Thursday, September 30, 2010

Of 1492 and Death-Ray Hotels

Columbus Day won't roll around for another week and a half, but I was reminded of it when I brought up the Blogger dashboard to create today's post and learned that it is post number 1492. Now, how cool would it have been if that number would have fallen on Columbus Day? I guess that would have been too much coincidence, eh?

Today being my 1,492nd post means - assuming I manage to post every day as usual - I will hit post number 1500 next Friday. Hmmm... I need to figure out something spiffy to do to celebrate. Any ideas for an appropriate post topic?

Moving on to other topics, tonight is one of our prime TV-viewing nights, with two of our favorite shows: Bones and Fringe. And speaking of Fringe, which deals with all sorts of strange events, people (Walter is one of my heroes), and things, I call your attention to this interesting article: Swanky New Vegas Hotel's 'Death Ray' Proves Inconvenient for Some Guests.

It seems that the concave design and glass exterior of the new Vdara hotel in Las Vegas combine to turn it into the equivalent of a giant magnifying glass, focusing the heat of the Vegas sun (which, as Mike and I can tell you, is pretty intense at any time) on the hotel's swimming pool area. The heat is so intense that it has actually burned guests and melted objects.

Now, I know that lots of people get burned in Vegas every year, but this is ridiculous.

According to the article, similar 'hot spots' can be found around other gigantic, glass-wrapped Vegas hotels, but the new Vdara is the one getting the most unfortunate press.

So ...

If you've going to Vegas and staying at the Vdara, be sure to pack your SPF 67,000 sunblock and don't forget to whistle "On the Sunny Side of the Street" as you walk by the pool.

Speaking of pools, I won't need one this morning - it is pouring rain outside. It's raining so hard I'm thinking of getting my ark out of storage for the morning commute. Great weather to have at a time when our bus route has been detoured because of construction on the Fairfax County Parkway, and I have to walk an extra block to a different stop. Sadly, my Mae West clashes with my suit. No, Mike, not that Mae West ...

This one ...


Have a good day. Stay dry. More thoughts tomorrow.


Wednesday, September 29, 2010

Squeezing the Balloon

Continuing with yesterday's thought...

Both of our major political parties are full of very simplistic ideas about how to address the various problems we face as a nation. Some of these ideas aren't bad, but most of them only prescribe for the symptoms and not for the underlying problems ... they make the rash go away for a while, but don't do anything about the virus that causes it and will make it come back again later.

The real problem about our government's approach to solving problems, no matter which party is in power at any given time, is that it doesn't view our problems as being interconnected, such that actions which are taken in one area may have unintended consequences in another. It's rather like squeezing a balloon - if you take a partially-inflated balloon and squeeze it in the middle, it bulges at both ends. If you squeeze one end, the other bulges. Everything is connected to everything else, and if all you do is pump money and effort at one problem, you create (or exacerbate) another problem somewhere else.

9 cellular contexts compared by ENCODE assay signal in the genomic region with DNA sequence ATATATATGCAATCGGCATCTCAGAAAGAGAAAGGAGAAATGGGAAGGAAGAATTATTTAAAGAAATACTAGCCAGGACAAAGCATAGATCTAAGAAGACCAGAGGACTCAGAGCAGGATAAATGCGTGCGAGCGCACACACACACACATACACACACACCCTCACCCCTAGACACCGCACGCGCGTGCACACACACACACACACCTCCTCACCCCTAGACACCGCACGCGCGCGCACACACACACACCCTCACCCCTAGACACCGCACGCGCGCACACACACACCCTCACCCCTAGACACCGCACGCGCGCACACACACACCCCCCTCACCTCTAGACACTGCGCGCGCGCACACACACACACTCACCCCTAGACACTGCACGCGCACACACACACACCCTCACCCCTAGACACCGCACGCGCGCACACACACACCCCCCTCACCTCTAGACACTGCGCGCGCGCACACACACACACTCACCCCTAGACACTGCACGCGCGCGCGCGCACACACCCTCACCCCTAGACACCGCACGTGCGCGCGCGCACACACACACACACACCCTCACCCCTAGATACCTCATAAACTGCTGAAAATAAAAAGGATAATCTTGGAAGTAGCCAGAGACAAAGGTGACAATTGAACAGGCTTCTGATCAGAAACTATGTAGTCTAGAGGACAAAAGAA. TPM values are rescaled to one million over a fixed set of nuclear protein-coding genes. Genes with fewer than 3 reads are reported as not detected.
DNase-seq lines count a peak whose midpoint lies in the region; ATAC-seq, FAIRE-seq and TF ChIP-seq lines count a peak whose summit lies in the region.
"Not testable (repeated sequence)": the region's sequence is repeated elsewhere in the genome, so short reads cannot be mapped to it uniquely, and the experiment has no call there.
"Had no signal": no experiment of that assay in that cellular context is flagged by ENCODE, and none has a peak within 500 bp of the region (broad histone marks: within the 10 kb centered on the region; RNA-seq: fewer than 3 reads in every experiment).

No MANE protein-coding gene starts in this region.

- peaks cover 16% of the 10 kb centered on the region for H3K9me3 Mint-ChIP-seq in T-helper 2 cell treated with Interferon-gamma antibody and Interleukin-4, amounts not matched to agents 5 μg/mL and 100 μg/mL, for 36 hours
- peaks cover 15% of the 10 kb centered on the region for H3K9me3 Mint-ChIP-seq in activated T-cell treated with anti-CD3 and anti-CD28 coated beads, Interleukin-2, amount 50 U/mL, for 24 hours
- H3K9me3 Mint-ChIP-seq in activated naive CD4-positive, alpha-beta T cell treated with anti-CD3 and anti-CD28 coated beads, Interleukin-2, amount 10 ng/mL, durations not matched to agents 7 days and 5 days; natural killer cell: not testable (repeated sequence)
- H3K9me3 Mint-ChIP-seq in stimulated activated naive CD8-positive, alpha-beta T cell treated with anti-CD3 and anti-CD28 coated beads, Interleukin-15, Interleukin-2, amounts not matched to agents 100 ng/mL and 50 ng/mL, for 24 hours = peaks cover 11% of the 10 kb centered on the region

The economy is the classic example. Here are a few examples of dealing with the economy as an example of squeezing the balloon:

People demand low prices on the things they buy. In order to reduce the prices they charge and still show a profit, businesses curb their own costs in various ways: by demanding lower prices of their suppliers, by demanding increased productivity from their workers, or by getting rid of some of their workers. This leads to unemployed people who, because they now no longer have jobs, are unable to pay even the low prices they demanded on goods in the first place.

Republicans tell you that the solution to every problem is to reduce taxes so that individuals and businesses can keep more of the money they earn, pump it back into the economy, and generate more business. That's a reasonable theory for the long term, but it doesn't really do much in the short run. Businesses don't hire workers because their taxes are low ... they hire workers because they see that hiring more workers will improve their bottom line. This means that reduced taxes improve profitability on current business but don't necessarily improve future business. In addition, because the government has reduced its income from taxes, it faces a revenue deficit which must be made up somewhere else. The classic Republican argument is that reduced taxes stimulate businesses to do more ... uh ... business ... such that the income lost in lower taxes is made up by a larger volume of business income to be taxed at the lower rate.